This year, we’ve been able to utilize a Practice Profile based on competencies for both our school and system leaders. A set of indicators has been provided and individual leaders are also able to add indicators based on their own practice. An indicator in our standards document is defined as, “actions that are likely to lead to the achievement of a competency and which, together with the competency, are measurable and observable.” (Alberta Education Leadership Quality Standard) From there, they are able to be reflective on their own evidence in practice leading to potential areas of growth that are generally self selected.

Leading and learning are intertwined for leaders and without equal focus on both, neither will be exceptional. Excellent organizations require excellent leaders and excellent leaders need to be committed learners.

 

Eliminating Excuses- Pre-Mortem Activity

Let’s be honest, we all make excuses. It is really difficult to accept our own failures and much easier to lay blame on something or someone else. This is especially prevalent in team environments. In her book, Teach Your Team to Fish, Laurie Beth Jones states, “Fewer than 15% of team blockages are caused by external factors- or ‘them.’ Yet these are the variables that consumes 90% of the team’s vital thought time.”

We want to believe that the problem is out there and it is someone else’s job to solve it. Left unbridled, we fall into the trap of employing “if only” strategies or simply making excuses. Don’t get me wrong, there are valid excuses, but we are in trouble if that is our default position. Leaders need to find ways to eliminate or at the very least, minimize excuses for not achieving goals and priorities.

An interesting and proactive approach to eliminating excuses is an activity that I led my leaders through last week called Pre-Mortem. The activity begins by listing the goals you want to achieve in a given time frame on the top of a T-chart. Groups brainstorm and respond to the following question, “What might be some reasons why at the end of year (or whatever time frame) we have not achieved this goal?”  Each possible reason is recorded on the left side of the chart. Then groups are asked to come up with at least one strategy to address each of the reasons for not achieving the intended goal and write them on the right side of the chart. The premise is if you know the barriers of achieving your goals to begin with you can initiate strategies to address them early.  The listed strategies now become part of your plan and provide a more targeted approach for success.

The last piece of the activity that I employed with my leaders was to review the chart below and have them define whether the reasons for not succeeding were problems or conditions? This is an important part of the exercise because too often we get stuck in trying to find solutions that are simply beyond our influence or are really not that much of an issue.

PROBLEMS CONDITIONS
These are issues…

  • Within our sphere of influence or control.
  • That we want to spend time and resources on.
  • That can be resolved.
These are issues…

  • Over which we have not influence or control.
  • That we do not have enough resources to change.
  • That we do not want to change at this time.
Barth, R., Darnell, B., Lipton, LO. and Wellman, B. (2003) Guide for Instructional Leaders, Guide 1: An ASCD Action Tool

The main purpose of this activity is to really hone in on effective strategies that will see your goals better met and many of your excuses eliminated. It is not full proof, nothing ever is but it does bring attention to what you can do as opposed to what you can’t.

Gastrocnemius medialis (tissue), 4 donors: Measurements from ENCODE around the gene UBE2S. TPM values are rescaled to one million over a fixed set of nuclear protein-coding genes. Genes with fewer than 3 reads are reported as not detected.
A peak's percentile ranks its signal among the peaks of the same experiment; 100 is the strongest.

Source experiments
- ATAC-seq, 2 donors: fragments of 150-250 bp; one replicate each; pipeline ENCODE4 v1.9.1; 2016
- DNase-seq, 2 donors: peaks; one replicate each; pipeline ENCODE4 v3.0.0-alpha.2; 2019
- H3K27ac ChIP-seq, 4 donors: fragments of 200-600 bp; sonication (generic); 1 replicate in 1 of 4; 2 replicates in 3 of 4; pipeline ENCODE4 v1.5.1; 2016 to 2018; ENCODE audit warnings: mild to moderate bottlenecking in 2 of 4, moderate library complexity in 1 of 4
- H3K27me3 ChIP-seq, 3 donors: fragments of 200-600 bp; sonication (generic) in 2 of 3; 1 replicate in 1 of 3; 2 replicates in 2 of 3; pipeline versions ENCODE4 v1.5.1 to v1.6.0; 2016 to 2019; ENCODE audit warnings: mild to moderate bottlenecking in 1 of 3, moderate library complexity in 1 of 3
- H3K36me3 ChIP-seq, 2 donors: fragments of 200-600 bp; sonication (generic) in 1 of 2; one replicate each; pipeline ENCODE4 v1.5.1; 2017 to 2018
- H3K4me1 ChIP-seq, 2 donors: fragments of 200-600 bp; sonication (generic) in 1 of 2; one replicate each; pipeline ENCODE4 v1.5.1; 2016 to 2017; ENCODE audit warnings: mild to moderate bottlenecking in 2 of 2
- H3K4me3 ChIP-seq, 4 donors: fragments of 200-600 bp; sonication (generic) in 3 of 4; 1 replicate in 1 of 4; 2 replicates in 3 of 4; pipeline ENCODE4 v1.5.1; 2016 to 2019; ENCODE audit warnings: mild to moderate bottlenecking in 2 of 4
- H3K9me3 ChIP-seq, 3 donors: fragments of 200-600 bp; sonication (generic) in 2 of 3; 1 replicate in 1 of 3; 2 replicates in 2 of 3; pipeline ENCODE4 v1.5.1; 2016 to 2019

Finally, I would like to say that I invented this activity but the truth is I was led through it myself working with a provincial group on Adverse Childhood Experiences. The beauty is that it can be utilized in any sector, business, education or non-profit. Give it a try and see what happens to your end results!!!

From the Desk of the Superintendent- Opening Staff Address 2018

Good morning,

Before I begin my short address, I would like to introduce the leaders of our employment groups: President of the local ATA, John Templin, CUPE 1825 Jane Meeker and representing CUPE 290, Robert Reid. Thank you for your service to not only your respective organizations but to Holy Spirit Catholic School Division as a whole.

While most of you know my love of a microphone and a crowd, we are recognizing four Share the Mission Award winners today, lunch is scheduled for noon and we have training back at the board office at 1:00 PM and therefore my comments will be very brief.

I want to begin by welcoming back all of our staff and welcoming all of our new staff to Holy Spirit. I hope you had a great summer, whether it be  connecting with family, travelling, studying or just doing a “staycation” like I did. Regardless, I hope that you are well rested and feeling a sense of great enthusiasm and excitement as we begin 2018-19.

Those who work close to me saw a person who ended the school year a bit jaded because of decisions made and conditions set that were beyond my control. I got sucked into a vortex of frustration, with maybe a little anger and I was definitively negative. Not necessarily the person I want to be or the leader that you deserve. Obviously some time spent with our grandchildren helped my mood but I think the real shift came while sitting in church this summer and watching some of our own students with their parents. I realized, (after God smacked me across the head), that this work that I do is not about me and it is also not about government decisions or policies or anything else; its about them…the children, our students! And that is what it is about for all of us, no matter your position in the division.

I made a conscious decision that day when I left church that my frustration wouldn’t rule my world and cause me to forget that it is always about the students in our schools.